Through the daily hustle and bustle of getting in cars and traveling through concrete jungles, it's easy to forget what Florida's natural beauty looks like. And some overseas visitors may feel like they traveled to an entirely new planet.
At the headwaters of the Everglades, we're fortunate to be able to wake up to beautiful views and share Florida's wildlife and foliage with locals and tourists alike. While the Everglades once made up more than 11 million acres, due to the effects of time and urbanization, the Everglades now makes up just over 2 million acres.
While this may seem discouraging, there have been local, state, and even federal level efforts to protect America's largest subtropical wilderness. In fact, the Comprehensive Everglades Restoration Plan (CERP) is the most comprehensive and expansive environmental restoration attempt to help protect the Everglades in U.S. history. In this blog, we'll break down what the CERP is and how it helps the Florida Everglades, the successes of the implementation, and other efforts being made to protect and reserve this environment.
The battle to restore the Everglades originally started to remedy the damage inflicted on the environment during the 20th century. With years of lost battles between hurricanes and floods, the turning point that led to demands of protecting the Everglades became an issue in the early 1970s when there was a proposal to build a jetport in the Big Cypress Swamp. Since then, organizations such as the South Florida Water Management District have been created to oversee and protect the Everglades with federal and state laws that were set in place. But the most extensive plans of actions put in place to protect this habitat have come from the Comprehensive Everglades Restoration Plan.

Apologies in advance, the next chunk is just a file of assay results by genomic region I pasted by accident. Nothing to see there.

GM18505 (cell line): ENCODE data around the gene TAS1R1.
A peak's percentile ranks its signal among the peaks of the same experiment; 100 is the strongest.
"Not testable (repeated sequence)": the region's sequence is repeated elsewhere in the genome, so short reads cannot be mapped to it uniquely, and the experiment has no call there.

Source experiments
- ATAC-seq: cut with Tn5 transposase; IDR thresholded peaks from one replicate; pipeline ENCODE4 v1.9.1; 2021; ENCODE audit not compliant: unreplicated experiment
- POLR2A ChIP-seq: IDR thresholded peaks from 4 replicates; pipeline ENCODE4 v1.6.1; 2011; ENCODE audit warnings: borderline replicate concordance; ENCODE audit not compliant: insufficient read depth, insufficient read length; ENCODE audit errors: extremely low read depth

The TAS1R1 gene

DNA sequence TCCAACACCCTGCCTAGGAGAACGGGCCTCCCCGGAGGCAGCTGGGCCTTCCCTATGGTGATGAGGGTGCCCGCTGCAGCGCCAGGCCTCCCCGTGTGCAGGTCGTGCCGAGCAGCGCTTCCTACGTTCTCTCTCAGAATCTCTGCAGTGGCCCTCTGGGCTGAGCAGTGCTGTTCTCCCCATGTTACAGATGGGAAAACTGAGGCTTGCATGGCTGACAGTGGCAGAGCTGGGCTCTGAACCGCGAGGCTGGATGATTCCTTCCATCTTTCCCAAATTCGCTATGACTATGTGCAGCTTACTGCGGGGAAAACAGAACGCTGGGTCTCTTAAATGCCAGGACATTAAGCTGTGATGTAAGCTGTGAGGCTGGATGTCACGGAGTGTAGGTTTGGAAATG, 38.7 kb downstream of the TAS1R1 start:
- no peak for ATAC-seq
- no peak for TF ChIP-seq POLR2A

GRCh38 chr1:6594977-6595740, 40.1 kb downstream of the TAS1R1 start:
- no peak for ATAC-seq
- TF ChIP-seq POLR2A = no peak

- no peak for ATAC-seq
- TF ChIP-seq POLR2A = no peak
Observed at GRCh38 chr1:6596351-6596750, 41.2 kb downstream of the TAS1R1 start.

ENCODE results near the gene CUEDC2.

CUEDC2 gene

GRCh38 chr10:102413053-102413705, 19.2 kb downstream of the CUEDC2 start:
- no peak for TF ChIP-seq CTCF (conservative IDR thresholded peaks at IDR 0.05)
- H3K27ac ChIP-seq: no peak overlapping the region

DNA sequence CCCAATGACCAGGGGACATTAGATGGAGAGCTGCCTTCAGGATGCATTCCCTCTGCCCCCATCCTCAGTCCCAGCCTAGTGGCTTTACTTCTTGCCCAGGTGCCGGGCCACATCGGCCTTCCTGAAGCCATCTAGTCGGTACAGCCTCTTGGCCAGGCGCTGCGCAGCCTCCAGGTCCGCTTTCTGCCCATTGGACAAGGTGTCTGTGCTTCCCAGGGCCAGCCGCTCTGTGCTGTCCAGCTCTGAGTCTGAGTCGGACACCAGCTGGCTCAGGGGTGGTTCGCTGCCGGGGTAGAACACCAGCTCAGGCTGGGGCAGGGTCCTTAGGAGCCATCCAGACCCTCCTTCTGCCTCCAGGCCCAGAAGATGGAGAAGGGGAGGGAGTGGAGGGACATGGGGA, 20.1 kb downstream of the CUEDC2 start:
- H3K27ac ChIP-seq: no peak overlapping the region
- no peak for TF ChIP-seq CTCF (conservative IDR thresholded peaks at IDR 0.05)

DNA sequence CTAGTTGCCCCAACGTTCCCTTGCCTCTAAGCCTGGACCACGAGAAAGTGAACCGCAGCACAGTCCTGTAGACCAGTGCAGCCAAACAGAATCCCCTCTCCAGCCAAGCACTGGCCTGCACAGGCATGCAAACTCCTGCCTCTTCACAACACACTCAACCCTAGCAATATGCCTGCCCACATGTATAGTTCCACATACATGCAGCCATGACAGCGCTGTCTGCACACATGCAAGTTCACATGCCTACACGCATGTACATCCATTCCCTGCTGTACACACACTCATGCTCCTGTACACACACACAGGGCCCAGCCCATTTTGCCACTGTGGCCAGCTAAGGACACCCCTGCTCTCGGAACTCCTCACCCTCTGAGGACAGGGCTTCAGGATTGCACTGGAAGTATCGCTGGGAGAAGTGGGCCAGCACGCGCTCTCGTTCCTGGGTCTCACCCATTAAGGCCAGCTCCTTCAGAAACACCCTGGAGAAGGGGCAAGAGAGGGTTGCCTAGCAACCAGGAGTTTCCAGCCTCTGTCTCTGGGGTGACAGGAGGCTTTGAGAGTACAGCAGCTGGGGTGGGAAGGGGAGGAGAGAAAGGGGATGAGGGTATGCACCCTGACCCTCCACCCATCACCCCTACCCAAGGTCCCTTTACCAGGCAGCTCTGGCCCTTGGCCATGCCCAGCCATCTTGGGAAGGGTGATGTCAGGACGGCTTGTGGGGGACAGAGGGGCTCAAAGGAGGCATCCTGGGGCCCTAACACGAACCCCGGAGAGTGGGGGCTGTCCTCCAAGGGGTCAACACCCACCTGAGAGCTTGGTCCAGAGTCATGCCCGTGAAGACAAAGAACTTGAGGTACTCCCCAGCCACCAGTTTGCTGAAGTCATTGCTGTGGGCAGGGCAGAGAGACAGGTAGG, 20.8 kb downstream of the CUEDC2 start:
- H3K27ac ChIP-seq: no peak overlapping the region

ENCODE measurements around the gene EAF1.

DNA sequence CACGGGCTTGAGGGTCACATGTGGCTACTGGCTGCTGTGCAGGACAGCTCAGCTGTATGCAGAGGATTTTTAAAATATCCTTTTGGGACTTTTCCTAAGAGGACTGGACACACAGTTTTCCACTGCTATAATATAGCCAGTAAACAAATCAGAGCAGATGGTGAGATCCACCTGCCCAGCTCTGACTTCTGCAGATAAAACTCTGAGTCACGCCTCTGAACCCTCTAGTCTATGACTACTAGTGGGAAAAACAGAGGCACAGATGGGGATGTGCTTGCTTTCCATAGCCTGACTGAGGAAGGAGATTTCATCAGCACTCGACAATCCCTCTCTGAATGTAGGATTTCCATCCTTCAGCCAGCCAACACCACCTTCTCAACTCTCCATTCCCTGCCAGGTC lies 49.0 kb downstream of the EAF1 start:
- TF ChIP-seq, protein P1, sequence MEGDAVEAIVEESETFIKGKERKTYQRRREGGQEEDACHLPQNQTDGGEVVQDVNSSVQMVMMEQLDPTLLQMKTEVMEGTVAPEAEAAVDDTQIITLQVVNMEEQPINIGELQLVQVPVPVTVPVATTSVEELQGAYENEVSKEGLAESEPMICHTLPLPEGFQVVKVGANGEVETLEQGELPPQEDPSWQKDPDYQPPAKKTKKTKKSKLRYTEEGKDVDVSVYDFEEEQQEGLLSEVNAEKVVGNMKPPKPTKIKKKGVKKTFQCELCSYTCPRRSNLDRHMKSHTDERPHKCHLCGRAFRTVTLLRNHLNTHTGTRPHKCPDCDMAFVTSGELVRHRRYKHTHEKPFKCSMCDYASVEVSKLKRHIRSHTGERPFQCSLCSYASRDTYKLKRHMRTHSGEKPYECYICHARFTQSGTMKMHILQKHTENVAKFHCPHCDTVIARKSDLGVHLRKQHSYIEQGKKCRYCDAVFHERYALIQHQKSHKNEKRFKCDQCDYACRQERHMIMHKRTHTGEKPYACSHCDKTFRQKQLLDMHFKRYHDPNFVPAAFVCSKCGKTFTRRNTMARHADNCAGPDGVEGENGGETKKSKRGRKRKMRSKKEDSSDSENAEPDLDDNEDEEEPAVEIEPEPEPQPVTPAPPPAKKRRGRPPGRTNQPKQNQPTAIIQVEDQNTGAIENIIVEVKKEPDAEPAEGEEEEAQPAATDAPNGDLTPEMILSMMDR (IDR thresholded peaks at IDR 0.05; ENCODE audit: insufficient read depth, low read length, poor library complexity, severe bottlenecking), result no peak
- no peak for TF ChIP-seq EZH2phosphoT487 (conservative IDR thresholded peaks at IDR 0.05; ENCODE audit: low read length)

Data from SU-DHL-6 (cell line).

Originally passed by Congress in 2000, the CERP's plan was to use the best available science and projections to restore the right "quantity, quality, timing, and distribution" of freshwater to the natural system. The development included running computer simulations to predict where channels of fresh water were running to and redirect them to flow water back to Everglades and Biscayne National Park (and possibly provide fresh water as a resource for urban populations). This unique federal and state bipartisanship plan ultimately created the South Florida Natural Resources Center (SFNRC) that serves as the forefront of the CERP in all decision-making efforts to protect the Everglades.
Since implementing the CERP's plans, the U.S. National Research Council releases the progress of the CERP's plans in periodic reports, the latest being released in 2012. While they noted that there has been little progress made in restoring the core of the remaining ecosystem, most project construction has occurred along the edge of the Everglades. The council adds that the new Central Everglades Planning Project, rolling out over the next few years, will provide a new approach to improving water quality and quantity in the ecosystem.
Want to know how you can help protect Florida's natural beauty? Read our blog on 5 ways you can help preserve the Everglades. Or, if you want to learn more about the history of the Everglades, download our free eBook on the Everglades. But if you're feeling adventurous, you can explore the headwaters of the Everglades on an Orlando airboat ride today!